Only one U.S. senator opposed passing a bill directed at fighting the surge in hate crimes against Asian Americans amid the COVID-19 pandemic — because it was “hugely broad.”
The legislation, known as the COVID-19 Hate Crimes Act, was introduced by Sen. Mazie Hirono (D-Hawaii) in March and directs the Justice Department to facilitate the expedited review of such crimes.
As part of a deal with Sen. Susan Collins (R-Maine), Hirono changed the language on what guidance should be offered by the administration from “best practices to mitigate racially discriminatory language” to guidance “aimed at raising awareness of hate crimes during the COVID-19 pandemic,” according to The Hill.
This resulted in a rare moment of bipartisan support Thursday, when the bill received an overwhelming 94-1 vote — with Sen. Josh Hawley (R-Missouri) being the lone voice of opposition.
PASSED: Today, the US Senate rejects anti-Asian hate.
This historic, bipartisan vote on the COVID-19 Hate Crimes Act is a powerful message of solidarity to our AAPI community. Now, I urge the House to swiftly pass this legislation so President Biden can sign it into law. pic.twitter.com/gaoLgnwgO9
— Senator Mazie Hirono (@maziehirono) April 22, 2021
Nearly 3,800 anti-Asian incidents have been reported to national coalition Stop AAPI Hate from March 19, 2020 to Feb. 28, 2021. Observers believe more cases in that period have never been reported, while official hate crime cases continue to rise.
Hawley was one of six other Republicans who — for varying reasons — voted against advancing the bill last week. Those include Sens. Tommy Tuberville (Alabama), Tom Cotton (Arkansas), Roger Marshall (Kansas), Rand Paul (Kentucky) and Ted Cruz (Texas).
Hawley maintained his stance against the bill on Thursday. In a statement after the vote, he said “it’s dangerous to simply give the federal government open-ended authority to define a whole new class of federal hate crime incidents.”
Later that evening, the 41-year-old senator went on to tweet that the bill essentially “raises big free speech questions.”
My big problem with Sen Hirono’s bill that Senate voted on today is that it turns the federal government into the speech police – gives government sweeping authority to decide what counts as offensive speech and then monitor it. Raises big free speech questions
— Josh Hawley (@HawleyMO) April 23, 2021
Hawley’s statement only drew further backlash. Many Twitter users accused him of racism.
“And you are the ‘only’ person who could see this? Is it possible you are looking through racist glasses?” one user asked.
Another pointed out, “There is a difference between free speech and hate speech.”
Meanwhile, others raised the fact that Hawley supported the Capitol invasion of Jan. 6.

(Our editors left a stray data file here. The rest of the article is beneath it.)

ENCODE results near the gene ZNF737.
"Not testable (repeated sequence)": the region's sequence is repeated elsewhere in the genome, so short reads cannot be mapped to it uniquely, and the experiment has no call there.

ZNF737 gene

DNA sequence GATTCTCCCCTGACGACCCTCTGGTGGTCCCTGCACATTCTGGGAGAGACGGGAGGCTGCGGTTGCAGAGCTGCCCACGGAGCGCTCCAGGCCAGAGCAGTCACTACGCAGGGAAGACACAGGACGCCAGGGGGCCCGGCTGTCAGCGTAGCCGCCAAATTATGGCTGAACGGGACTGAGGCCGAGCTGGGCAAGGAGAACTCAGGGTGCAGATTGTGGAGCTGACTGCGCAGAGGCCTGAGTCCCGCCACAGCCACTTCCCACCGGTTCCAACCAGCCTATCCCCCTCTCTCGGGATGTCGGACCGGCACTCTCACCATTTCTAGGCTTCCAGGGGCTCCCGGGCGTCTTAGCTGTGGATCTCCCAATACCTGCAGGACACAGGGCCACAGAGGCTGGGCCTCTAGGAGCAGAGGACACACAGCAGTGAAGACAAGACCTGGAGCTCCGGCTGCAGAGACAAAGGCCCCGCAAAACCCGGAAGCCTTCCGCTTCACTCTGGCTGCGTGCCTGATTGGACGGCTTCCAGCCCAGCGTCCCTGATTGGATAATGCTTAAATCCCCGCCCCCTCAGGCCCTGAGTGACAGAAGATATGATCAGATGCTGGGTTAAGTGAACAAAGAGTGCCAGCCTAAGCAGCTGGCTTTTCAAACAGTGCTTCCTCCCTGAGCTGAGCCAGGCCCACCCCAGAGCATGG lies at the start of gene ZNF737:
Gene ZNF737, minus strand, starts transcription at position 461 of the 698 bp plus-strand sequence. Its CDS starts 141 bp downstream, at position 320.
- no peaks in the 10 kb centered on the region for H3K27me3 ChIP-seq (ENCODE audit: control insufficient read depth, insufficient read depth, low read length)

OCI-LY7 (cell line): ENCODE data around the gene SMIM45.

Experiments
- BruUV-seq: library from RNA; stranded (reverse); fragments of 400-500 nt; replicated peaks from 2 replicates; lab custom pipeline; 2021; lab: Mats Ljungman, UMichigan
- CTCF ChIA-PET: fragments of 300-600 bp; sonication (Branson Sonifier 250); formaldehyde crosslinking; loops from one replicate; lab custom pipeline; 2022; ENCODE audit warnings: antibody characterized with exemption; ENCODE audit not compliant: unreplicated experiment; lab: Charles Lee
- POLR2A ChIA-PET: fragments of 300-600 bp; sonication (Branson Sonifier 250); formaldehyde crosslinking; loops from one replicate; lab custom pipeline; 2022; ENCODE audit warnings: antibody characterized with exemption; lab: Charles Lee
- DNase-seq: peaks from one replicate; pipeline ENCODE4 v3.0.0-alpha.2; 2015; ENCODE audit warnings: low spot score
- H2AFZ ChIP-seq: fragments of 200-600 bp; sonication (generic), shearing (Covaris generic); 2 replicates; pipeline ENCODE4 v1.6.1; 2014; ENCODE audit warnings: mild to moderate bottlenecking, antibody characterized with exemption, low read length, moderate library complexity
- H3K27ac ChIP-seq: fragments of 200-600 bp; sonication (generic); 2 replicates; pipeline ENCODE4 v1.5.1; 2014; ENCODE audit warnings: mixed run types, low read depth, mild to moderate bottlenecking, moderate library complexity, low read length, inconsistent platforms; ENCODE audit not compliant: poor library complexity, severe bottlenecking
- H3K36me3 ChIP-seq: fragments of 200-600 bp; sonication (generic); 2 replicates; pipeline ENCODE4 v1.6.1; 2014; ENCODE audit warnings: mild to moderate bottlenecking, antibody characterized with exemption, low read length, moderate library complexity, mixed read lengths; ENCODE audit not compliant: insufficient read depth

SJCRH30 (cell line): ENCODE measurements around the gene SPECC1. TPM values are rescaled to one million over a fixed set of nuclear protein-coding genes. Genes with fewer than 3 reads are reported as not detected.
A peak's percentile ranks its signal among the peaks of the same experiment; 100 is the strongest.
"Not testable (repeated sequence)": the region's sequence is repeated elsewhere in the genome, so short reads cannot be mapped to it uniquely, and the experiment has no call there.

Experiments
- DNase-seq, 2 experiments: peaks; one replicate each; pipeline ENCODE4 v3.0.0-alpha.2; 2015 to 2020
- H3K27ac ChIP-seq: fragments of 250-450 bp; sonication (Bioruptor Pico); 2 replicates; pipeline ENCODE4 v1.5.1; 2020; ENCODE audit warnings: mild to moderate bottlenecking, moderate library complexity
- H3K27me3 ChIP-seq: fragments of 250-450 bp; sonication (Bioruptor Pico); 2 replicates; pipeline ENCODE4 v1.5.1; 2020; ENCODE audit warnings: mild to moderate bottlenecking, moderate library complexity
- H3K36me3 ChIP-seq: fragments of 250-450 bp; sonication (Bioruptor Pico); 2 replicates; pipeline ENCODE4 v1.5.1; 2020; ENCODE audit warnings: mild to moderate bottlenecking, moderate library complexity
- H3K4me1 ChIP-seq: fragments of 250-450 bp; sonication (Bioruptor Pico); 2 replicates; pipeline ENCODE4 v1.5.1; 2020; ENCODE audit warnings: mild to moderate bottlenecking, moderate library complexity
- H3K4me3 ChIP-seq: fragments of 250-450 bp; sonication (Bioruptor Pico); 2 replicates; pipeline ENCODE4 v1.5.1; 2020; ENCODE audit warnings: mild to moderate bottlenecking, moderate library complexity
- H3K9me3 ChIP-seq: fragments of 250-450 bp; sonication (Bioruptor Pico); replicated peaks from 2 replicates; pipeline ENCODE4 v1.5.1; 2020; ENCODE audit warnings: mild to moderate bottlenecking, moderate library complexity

“Just like when you supported riots at the capital. You seem to love ‘speech’ so long as it involves Republicans committing violence,” one wrote.
See more reactions below:
Funny you were the ONLY one who thought that..
— PMCM (@Lasttoletyoudwn) April 23, 2021
“My big problem with Sen Hirono’s bill that Senate voted on today is that I’m racist.”
— Evan (@daviddunn177) April 23, 2021
This country’s big problem is YOU
— SHARINSKI (@Royal_____Rebel) April 23, 2021
No problem with this though, Josh Hawley? pic.twitter.com/aLa822CDT4
— Rod Recharged ᴱ ⁼ ᵐᶜ² ӎႺ୲ᙓ ୲ Ø⨿ ᙎ୲꜖꜖… (@RechargedRod) April 23, 2021
No, your big problem is you’re a white supremacist who doesn’t care about the safety and well-being of your minority neighbors.
— Zack Hunt (@ZaackHunt) April 23, 2021
Remember that the United States Constitution says that “no Person (@HawleyMO) shall be a Senator or Representative in Congress” who “shall have engaged in insurrection or rebellion against” the Constitution, “or given aid or comfort to the enemies thereof.” (14th Amendment)
— Certified Mutant Enemy (@rlrr) April 23, 2021
— D Villella ❄️ (@dvillella) April 23, 2021
All hate speech is offensive.
Racism is not free speech.
It’s really actually quite simple.
— TheModernMom (@themodernnmom) April 23, 2021
94-1. Read the room. No one is concerned about free speech when it comes to hate crimes. I can’t believe you’re a lawyer.
— Ol’ Grumps Brian (@brianbsblurbs) April 23, 2021
My big problem is you are a racist asshole.
— David Weissman (@davidmweissman) April 23, 2021
However, Hawley might not have been the only Republican to go against the bill. While Sens. Tuberville, Cotton, Marshall and Cruz ultimately offered support, Sen. Paul missed the vote and might have gone with nay as well, according to CNN.
The House, which has created a similar version of Hirono’s bill, and the Senate must agree on a new bill to present to President Joe Biden to sign into law.
Feature Image Screenshot via The Hill